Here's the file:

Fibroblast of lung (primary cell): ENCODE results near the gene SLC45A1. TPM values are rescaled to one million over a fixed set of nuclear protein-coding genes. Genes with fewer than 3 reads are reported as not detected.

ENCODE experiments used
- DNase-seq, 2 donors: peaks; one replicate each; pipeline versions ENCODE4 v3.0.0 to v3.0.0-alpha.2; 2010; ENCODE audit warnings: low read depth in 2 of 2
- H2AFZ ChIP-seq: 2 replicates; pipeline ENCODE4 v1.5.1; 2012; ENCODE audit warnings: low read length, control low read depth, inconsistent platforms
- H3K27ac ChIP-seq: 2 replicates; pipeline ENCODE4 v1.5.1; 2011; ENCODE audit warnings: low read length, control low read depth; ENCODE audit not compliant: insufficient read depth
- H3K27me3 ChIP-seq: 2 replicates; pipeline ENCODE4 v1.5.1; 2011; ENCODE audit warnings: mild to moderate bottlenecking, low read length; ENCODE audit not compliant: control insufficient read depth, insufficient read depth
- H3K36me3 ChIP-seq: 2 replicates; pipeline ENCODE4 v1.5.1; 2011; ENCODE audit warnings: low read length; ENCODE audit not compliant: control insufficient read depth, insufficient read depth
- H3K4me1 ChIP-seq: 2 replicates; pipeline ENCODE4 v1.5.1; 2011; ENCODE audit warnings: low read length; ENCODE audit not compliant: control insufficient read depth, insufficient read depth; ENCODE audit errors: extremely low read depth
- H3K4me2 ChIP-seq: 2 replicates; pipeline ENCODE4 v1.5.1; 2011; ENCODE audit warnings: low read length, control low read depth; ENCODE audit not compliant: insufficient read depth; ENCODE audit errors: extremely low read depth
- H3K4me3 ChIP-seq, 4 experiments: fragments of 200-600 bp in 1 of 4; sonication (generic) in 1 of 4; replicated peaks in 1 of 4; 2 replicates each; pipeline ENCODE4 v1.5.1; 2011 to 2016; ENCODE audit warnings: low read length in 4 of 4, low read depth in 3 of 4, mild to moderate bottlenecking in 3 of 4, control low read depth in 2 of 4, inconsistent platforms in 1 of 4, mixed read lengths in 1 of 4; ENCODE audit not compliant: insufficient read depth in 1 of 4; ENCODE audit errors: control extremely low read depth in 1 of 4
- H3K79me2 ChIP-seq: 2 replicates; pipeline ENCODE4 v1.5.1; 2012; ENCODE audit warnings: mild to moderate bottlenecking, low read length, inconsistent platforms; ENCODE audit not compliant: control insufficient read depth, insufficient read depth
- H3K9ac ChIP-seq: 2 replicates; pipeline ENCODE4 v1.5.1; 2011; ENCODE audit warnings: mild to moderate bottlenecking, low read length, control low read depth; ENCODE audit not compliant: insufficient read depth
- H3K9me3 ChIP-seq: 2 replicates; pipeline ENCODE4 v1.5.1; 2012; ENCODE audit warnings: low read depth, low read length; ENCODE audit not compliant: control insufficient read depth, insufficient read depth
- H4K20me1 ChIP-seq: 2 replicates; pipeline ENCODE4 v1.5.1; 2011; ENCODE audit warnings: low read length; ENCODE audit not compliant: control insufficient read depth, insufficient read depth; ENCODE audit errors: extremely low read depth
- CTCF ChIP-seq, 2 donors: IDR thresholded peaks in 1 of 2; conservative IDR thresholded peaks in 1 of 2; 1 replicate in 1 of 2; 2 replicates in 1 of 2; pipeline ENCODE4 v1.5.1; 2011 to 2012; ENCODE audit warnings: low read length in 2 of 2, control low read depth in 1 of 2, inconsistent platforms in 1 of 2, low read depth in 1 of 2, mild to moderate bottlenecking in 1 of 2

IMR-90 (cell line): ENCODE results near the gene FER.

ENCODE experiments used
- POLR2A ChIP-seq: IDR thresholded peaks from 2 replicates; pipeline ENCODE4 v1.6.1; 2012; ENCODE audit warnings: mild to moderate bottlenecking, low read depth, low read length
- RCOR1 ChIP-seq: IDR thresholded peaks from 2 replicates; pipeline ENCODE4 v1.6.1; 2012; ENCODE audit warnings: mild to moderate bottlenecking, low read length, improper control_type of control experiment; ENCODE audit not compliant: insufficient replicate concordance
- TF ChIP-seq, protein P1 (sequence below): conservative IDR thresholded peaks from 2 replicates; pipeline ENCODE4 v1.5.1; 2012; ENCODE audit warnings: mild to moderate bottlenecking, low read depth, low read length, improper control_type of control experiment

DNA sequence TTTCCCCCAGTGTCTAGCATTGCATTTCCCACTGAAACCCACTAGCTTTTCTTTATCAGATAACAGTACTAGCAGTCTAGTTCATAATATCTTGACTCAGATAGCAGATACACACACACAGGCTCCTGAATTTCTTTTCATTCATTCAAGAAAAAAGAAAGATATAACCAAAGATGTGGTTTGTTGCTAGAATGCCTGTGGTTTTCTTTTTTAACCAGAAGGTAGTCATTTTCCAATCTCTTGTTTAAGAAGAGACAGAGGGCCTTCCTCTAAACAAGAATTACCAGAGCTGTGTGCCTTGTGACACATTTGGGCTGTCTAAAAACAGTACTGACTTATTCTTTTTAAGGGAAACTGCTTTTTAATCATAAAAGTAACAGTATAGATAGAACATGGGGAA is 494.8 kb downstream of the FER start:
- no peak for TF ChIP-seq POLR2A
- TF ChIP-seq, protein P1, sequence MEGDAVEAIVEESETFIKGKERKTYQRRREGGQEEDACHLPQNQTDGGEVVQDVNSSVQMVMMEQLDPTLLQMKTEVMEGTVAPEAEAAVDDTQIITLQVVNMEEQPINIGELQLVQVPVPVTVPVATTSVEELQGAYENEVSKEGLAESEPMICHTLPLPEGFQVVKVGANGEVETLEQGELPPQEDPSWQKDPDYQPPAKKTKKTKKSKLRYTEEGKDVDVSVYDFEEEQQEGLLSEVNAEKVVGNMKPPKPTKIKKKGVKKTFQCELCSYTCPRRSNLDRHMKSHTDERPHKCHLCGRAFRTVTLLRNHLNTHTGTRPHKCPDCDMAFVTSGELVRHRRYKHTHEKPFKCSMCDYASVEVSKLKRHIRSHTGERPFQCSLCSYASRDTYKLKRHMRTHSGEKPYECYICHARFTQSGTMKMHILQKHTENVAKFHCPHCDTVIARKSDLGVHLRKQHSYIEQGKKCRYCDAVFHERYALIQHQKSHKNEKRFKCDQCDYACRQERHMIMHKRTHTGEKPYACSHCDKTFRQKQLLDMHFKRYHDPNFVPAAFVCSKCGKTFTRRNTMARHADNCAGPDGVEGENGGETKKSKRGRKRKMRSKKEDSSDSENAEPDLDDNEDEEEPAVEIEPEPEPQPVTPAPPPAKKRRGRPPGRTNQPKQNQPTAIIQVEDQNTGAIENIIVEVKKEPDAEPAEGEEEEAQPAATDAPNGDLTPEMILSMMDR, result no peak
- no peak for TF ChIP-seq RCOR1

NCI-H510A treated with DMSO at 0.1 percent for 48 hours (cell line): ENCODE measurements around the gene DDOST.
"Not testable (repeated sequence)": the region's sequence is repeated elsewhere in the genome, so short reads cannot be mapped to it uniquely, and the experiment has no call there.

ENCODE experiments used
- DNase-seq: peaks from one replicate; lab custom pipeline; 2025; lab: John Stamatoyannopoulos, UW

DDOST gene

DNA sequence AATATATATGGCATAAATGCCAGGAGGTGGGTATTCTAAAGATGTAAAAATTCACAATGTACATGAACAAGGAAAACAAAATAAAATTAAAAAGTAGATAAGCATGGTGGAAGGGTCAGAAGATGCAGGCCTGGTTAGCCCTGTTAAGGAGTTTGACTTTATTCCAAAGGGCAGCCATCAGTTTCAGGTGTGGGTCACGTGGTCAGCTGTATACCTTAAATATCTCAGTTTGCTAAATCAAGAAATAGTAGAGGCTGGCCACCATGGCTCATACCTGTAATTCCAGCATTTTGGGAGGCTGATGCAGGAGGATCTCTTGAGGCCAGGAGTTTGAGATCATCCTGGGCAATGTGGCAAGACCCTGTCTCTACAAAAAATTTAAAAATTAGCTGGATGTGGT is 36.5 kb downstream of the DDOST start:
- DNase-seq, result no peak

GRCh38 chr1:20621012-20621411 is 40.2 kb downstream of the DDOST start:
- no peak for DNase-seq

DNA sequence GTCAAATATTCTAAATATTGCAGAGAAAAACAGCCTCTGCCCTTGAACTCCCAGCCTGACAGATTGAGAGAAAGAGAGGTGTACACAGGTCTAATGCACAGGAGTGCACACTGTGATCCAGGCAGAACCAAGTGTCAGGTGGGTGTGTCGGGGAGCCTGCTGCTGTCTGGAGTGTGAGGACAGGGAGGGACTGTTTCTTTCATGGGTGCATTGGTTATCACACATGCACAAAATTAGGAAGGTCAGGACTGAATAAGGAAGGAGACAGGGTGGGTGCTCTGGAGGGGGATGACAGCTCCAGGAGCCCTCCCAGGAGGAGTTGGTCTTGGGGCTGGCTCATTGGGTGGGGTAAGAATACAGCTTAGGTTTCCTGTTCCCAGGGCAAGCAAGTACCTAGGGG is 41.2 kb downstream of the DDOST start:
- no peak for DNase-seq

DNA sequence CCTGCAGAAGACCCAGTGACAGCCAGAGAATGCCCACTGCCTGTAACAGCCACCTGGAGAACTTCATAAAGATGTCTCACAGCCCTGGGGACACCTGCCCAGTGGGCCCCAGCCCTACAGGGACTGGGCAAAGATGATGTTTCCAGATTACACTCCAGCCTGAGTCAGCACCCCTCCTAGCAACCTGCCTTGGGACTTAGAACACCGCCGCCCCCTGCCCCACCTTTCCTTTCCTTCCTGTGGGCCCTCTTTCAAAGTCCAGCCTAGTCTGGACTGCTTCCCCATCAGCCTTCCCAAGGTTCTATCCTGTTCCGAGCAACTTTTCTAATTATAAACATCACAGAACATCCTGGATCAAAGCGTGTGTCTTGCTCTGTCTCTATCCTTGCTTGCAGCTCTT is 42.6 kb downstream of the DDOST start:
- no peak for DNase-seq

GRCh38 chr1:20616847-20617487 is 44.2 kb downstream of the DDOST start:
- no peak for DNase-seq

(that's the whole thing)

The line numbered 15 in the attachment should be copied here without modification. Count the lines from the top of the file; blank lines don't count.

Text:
- CTCF ChIP-seq, 2 donors: IDR thresholded peaks in 1 of 2; conservative IDR thresholded peaks in 1 of 2; 1 replicate in 1 of 2; 2 replicates in 1 of 2; pipeline ENCODE4 v1.5.1; 2011 to 2012; ENCODE audit warnings: low read length in 2 of 2, control low read depth in 1 of 2, inconsistent platforms in 1 of 2, low read depth in 1 of 2, mild to moderate bottlenecking in 1 of 2